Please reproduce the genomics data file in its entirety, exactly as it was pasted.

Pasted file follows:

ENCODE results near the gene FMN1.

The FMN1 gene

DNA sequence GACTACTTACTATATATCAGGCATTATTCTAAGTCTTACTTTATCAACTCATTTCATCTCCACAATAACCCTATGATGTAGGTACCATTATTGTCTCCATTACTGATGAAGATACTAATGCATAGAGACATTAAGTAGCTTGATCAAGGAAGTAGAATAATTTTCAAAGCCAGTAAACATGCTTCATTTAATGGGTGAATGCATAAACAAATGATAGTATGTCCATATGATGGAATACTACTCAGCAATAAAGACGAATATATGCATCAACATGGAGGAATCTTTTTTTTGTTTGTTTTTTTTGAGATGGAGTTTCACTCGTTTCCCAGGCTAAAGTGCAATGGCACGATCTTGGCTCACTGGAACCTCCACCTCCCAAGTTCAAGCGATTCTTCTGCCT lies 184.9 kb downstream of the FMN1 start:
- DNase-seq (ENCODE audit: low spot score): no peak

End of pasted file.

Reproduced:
ENCODE results near the gene FMN1.

The FMN1 gene

DNA sequence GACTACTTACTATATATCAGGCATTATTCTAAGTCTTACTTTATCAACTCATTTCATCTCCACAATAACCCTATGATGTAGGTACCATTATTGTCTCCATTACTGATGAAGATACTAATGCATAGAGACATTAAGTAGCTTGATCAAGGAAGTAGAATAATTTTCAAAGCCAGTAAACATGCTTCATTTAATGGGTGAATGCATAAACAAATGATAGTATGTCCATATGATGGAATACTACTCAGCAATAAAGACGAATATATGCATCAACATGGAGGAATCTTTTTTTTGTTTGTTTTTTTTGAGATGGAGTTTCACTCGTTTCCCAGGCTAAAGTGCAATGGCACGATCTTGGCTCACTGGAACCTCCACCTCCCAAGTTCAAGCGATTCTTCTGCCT lies 184.9 kb downstream of the FMN1 start:
- DNase-seq (ENCODE audit: low spot score): no peak